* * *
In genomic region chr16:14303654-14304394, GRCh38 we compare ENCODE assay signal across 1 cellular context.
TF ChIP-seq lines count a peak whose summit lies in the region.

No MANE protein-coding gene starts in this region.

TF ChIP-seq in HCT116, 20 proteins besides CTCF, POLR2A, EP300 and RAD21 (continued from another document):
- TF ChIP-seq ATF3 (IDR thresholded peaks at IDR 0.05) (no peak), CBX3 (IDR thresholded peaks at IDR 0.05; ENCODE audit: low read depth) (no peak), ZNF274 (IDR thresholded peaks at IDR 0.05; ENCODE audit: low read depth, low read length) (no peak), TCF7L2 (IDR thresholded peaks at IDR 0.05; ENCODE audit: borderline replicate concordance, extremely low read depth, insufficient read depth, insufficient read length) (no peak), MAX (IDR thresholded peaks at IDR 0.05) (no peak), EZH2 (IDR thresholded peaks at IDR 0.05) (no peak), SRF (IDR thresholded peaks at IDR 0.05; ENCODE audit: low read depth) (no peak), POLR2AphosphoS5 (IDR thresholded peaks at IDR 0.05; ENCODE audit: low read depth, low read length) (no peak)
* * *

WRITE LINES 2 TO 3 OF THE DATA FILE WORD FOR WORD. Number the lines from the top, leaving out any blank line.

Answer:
TF ChIP-seq lines count a peak whose summit lies in the region.

No MANE protein-coding gene starts in this region.